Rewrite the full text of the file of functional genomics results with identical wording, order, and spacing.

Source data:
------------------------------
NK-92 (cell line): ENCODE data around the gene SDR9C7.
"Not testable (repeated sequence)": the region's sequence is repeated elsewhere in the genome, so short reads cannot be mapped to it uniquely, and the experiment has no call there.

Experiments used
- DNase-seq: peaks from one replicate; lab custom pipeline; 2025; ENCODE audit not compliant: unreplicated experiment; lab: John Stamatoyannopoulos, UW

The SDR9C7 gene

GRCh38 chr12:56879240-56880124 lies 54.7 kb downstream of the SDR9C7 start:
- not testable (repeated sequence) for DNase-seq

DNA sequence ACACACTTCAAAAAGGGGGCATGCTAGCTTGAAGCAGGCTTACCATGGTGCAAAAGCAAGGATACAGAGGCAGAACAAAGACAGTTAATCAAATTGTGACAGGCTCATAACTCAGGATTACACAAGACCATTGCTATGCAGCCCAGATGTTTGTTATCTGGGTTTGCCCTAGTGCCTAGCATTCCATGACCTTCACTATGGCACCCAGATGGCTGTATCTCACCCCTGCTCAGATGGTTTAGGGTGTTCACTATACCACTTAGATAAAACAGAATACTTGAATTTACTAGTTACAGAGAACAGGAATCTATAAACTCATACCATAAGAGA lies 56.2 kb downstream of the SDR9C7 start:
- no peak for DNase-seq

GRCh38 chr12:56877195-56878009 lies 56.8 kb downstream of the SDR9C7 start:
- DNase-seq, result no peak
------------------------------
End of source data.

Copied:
NK-92 (cell line): ENCODE data around the gene SDR9C7.
"Not testable (repeated sequence)": the region's sequence is repeated elsewhere in the genome, so short reads cannot be mapped to it uniquely, and the experiment has no call there.

Experiments used
- DNase-seq: peaks from one replicate; lab custom pipeline; 2025; ENCODE audit not compliant: unreplicated experiment; lab: John Stamatoyannopoulos, UW

The SDR9C7 gene

GRCh38 chr12:56879240-56880124 lies 54.7 kb downstream of the SDR9C7 start:
- not testable (repeated sequence) for DNase-seq

DNA sequence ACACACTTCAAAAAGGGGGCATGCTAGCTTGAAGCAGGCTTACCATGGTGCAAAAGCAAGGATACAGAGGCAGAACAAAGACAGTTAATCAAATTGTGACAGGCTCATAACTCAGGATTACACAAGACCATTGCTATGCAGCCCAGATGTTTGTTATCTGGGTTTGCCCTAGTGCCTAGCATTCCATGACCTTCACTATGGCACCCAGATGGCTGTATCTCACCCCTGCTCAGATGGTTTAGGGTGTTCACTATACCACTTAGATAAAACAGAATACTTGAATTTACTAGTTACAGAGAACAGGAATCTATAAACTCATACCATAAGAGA lies 56.2 kb downstream of the SDR9C7 start:
- no peak for DNase-seq

GRCh38 chr12:56877195-56878009 lies 56.8 kb downstream of the SDR9C7 start:
- DNase-seq, result no peak